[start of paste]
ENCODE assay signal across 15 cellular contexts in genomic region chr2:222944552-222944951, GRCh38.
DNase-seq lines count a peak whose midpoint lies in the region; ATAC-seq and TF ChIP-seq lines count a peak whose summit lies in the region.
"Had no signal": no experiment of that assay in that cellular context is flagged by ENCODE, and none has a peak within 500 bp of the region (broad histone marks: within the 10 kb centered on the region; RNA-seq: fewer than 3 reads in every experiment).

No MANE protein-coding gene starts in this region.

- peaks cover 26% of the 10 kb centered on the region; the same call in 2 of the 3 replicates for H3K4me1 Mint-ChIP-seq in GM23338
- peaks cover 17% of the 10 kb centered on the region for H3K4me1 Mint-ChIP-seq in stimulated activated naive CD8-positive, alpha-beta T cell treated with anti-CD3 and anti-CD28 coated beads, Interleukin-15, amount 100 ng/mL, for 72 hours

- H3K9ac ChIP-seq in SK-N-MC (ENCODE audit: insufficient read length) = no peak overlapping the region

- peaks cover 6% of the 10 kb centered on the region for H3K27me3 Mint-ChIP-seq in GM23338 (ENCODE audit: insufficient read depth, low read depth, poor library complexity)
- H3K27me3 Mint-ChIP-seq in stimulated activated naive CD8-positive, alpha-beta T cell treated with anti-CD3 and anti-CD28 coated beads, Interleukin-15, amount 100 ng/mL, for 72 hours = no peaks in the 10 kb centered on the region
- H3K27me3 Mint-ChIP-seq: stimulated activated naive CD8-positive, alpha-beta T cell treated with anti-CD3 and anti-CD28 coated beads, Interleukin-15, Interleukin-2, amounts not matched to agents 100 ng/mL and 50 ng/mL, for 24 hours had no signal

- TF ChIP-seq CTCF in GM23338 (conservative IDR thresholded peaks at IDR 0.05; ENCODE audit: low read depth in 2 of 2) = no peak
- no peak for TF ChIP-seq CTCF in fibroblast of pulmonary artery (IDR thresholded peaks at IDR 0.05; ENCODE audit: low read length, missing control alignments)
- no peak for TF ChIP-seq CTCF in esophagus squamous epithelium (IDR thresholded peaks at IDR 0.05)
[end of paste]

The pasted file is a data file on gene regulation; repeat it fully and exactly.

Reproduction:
ENCODE assay signal across 15 cellular contexts in genomic region chr2:222944552-222944951, GRCh38.
DNase-seq lines count a peak whose midpoint lies in the region; ATAC-seq and TF ChIP-seq lines count a peak whose summit lies in the region.
"Had no signal": no experiment of that assay in that cellular context is flagged by ENCODE, and none has a peak within 500 bp of the region (broad histone marks: within the 10 kb centered on the region; RNA-seq: fewer than 3 reads in every experiment).

No MANE protein-coding gene starts in this region.

- peaks cover 26% of the 10 kb centered on the region; the same call in 2 of the 3 replicates for H3K4me1 Mint-ChIP-seq in GM23338
- peaks cover 17% of the 10 kb centered on the region for H3K4me1 Mint-ChIP-seq in stimulated activated naive CD8-positive, alpha-beta T cell treated with anti-CD3 and anti-CD28 coated beads, Interleukin-15, amount 100 ng/mL, for 72 hours

- H3K9ac ChIP-seq in SK-N-MC (ENCODE audit: insufficient read length) = no peak overlapping the region

- peaks cover 6% of the 10 kb centered on the region for H3K27me3 Mint-ChIP-seq in GM23338 (ENCODE audit: insufficient read depth, low read depth, poor library complexity)
- H3K27me3 Mint-ChIP-seq in stimulated activated naive CD8-positive, alpha-beta T cell treated with anti-CD3 and anti-CD28 coated beads, Interleukin-15, amount 100 ng/mL, for 72 hours = no peaks in the 10 kb centered on the region
- H3K27me3 Mint-ChIP-seq: stimulated activated naive CD8-positive, alpha-beta T cell treated with anti-CD3 and anti-CD28 coated beads, Interleukin-15, Interleukin-2, amounts not matched to agents 100 ng/mL and 50 ng/mL, for 24 hours had no signal

- TF ChIP-seq CTCF in GM23338 (conservative IDR thresholded peaks at IDR 0.05; ENCODE audit: low read depth in 2 of 2) = no peak
- no peak for TF ChIP-seq CTCF in fibroblast of pulmonary artery (IDR thresholded peaks at IDR 0.05; ENCODE audit: low read length, missing control alignments)
- no peak for TF ChIP-seq CTCF in esophagus squamous epithelium (IDR thresholded peaks at IDR 0.05)